Linnea Nordquist: LIQUIST 

Linnea Nordquist combined her abilities acquired in London and Sweden to present the collection which includes crochet, knitting and embellished details. She explores handmade techniques in unorthodox materials. ‘Working with up-cycling methods, she explored the second life of unwanted wedding dresses and discarded nylon tights. Both have been upcycled and developed into new garments with crochet and intricate pattern cutting. Liquist’s universe draws inspiration from ABBA, glam rock, vegetables and clothes she dressed her Barbie’s with as a kid.’ 

Rory Townsend 

Rory took us on a journey, reaching back to his memories of growing up in the Dorset countryside. Through sentiment and nostalgia, he gave birth to a collection. He created a coherent story interspersed with a calm rage of colours. ‘The practicality of the rural lifestyle melds with an isolated sense of creativity in form, intertwining influences from traditional workwear and sportswear’. He playfully ‘reinterpreted classic silhouettes and the use of innovative textiles to capture the carefree romanticism of the outdoors.’ 

Izabella Bilińska 

Izabella Bilińska and her Polish heritage took us into a modern sphere. She specialises in historical corsetry techniques and leatherwork. Through the collection, she introduced us to Warszawa’s darkest underground scene; while reverberating traditions that seem worlds away. Her collection conveys ‘a memoir to youth and the history it will become; from collected /reclaimed materials she creates garments with modern sensual cuts fit for the active nature of nightlife and club culture.’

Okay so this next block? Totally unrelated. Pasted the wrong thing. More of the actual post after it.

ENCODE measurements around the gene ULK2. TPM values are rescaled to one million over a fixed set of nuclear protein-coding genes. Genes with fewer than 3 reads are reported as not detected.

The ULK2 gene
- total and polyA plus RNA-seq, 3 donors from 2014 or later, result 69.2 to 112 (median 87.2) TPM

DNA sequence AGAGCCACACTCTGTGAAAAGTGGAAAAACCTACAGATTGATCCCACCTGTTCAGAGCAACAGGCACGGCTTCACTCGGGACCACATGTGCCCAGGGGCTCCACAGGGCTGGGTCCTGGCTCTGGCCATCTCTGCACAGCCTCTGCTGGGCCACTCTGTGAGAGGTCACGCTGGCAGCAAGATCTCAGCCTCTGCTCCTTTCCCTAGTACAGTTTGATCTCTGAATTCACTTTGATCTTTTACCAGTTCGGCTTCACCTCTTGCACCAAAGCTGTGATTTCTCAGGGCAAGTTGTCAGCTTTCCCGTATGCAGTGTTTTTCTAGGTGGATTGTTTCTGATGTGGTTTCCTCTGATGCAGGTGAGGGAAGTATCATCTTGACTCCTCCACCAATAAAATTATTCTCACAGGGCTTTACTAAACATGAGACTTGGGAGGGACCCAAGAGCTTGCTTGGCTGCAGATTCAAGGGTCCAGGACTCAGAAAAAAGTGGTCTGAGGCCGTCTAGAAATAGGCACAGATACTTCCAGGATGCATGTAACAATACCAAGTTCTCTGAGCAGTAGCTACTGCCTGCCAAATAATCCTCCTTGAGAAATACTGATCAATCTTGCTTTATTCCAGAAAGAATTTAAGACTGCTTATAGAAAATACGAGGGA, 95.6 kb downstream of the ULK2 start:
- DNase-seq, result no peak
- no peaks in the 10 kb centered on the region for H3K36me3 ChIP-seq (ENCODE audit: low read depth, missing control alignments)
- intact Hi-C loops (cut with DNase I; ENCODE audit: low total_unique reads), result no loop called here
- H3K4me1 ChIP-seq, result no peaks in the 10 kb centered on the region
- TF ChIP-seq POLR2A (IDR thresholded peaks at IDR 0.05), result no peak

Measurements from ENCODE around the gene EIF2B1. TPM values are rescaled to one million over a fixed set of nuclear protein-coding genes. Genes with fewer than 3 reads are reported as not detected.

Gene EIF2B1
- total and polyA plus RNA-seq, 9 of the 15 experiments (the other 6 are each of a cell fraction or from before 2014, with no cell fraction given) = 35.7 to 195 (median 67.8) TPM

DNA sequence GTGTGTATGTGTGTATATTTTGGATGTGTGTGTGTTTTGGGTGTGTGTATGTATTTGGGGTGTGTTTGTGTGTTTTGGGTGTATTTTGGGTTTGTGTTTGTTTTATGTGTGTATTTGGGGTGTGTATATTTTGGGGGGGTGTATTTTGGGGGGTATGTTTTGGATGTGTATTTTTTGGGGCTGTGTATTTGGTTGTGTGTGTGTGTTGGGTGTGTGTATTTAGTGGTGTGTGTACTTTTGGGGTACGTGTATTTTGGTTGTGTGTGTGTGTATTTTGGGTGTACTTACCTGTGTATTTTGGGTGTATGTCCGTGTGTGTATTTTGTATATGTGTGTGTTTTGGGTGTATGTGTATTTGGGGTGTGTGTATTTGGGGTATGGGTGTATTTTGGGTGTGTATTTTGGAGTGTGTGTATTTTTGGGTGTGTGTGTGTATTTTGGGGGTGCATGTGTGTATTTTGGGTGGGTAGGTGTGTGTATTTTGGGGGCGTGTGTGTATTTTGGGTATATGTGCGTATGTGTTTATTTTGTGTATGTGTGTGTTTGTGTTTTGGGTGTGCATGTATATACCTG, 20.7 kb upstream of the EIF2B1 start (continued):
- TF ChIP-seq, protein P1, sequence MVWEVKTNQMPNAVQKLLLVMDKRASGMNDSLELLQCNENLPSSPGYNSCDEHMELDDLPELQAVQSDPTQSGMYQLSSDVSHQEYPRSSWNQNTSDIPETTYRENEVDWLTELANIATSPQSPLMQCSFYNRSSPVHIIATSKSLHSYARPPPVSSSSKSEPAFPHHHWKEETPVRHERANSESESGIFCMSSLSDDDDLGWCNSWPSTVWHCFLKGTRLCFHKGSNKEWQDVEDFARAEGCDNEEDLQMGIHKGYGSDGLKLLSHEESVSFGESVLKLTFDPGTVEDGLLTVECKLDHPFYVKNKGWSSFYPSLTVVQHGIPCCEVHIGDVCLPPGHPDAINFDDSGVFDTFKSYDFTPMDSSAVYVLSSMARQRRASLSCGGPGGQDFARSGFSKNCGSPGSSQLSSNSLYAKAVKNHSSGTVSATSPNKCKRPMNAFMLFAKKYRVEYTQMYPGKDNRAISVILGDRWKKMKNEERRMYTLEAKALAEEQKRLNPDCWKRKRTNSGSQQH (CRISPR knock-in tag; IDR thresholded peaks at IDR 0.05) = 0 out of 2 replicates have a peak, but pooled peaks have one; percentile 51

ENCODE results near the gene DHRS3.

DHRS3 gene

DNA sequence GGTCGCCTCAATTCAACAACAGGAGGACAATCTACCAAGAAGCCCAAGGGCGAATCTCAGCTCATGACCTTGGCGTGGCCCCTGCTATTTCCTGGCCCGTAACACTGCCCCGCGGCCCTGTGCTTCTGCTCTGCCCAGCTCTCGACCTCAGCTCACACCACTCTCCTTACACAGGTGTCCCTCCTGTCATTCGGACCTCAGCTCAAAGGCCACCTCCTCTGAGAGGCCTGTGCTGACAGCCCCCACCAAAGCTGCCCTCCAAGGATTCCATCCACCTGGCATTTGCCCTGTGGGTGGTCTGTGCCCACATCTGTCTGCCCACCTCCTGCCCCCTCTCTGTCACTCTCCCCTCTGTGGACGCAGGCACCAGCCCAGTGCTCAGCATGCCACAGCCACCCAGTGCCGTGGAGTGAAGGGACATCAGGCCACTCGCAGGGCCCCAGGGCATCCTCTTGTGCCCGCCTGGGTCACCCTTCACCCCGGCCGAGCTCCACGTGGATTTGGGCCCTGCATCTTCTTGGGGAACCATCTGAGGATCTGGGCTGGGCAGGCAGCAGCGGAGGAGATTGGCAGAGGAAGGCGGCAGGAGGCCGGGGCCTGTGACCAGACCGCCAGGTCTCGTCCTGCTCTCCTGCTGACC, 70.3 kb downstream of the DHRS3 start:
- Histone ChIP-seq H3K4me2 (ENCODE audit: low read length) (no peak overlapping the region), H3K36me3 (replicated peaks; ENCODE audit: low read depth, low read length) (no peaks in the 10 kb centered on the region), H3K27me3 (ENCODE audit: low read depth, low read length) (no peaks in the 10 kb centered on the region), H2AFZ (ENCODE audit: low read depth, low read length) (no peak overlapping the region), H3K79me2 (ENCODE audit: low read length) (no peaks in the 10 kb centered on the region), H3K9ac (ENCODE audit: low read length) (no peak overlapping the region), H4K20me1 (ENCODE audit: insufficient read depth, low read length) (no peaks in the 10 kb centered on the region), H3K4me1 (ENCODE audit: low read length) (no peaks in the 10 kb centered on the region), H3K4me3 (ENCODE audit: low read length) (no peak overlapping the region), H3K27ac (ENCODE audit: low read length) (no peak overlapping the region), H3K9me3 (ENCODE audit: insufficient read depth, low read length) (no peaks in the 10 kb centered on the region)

Isabella Smith 

Isabella explained the relation between clothes and people, and her, finding beauty anywhere she goes. “My collection forms a dialogue between our garments and ourselves, how they act both as a ‘projection of the self’ and a ‘protective shell’. Last year, I was struck by this abandoned building that used to be an amazing glamorous 1920s hotel. It was completely gutted and deserted. It was this image of the veneer of glamour being stripped back and its beauty ripped bare that made me want to explore the distortion of glamour and question how relevant it is today.” 

Tamara Djandash

Tamara got a hint of inspiration through casually scrolling social media. “I was inspired by a Twitter photo that went viral: these three girls after they’ve come out of the club. They were wearing their pretty sparkly dresses. One of them was wearing high heels in her hand and McDonald’s paper bags as shoes because obviously, her feet were in pain. As women, we love to go out and get dressed up, spend all these hours getting ready and then just look like trash. We got McDonald’s bags as shoes. With my collection, it’s called ‘Girls Night Out’, I wanted to showcase a fun, quite trashy side of women that is sexy as well. Glamour mixed with tackiness.”

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Photography: The Pesty Demon
Words: Kinga Ludwin